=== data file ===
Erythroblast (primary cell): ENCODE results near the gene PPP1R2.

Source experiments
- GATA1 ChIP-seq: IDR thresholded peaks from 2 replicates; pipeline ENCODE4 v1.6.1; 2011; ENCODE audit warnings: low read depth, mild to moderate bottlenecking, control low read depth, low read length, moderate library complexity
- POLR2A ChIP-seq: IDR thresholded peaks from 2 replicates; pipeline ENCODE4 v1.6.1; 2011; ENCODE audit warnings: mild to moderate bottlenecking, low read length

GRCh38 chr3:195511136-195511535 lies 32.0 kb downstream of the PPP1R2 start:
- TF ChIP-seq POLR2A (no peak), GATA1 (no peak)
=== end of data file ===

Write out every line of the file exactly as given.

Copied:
Erythroblast (primary cell): ENCODE results near the gene PPP1R2.

Source experiments
- GATA1 ChIP-seq: IDR thresholded peaks from 2 replicates; pipeline ENCODE4 v1.6.1; 2011; ENCODE audit warnings: low read depth, mild to moderate bottlenecking, control low read depth, low read length, moderate library complexity
- POLR2A ChIP-seq: IDR thresholded peaks from 2 replicates; pipeline ENCODE4 v1.6.1; 2011; ENCODE audit warnings: mild to moderate bottlenecking, low read length

GRCh38 chr3:195511136-195511535 lies 32.0 kb downstream of the PPP1R2 start:
- TF ChIP-seq POLR2A (no peak), GATA1 (no peak)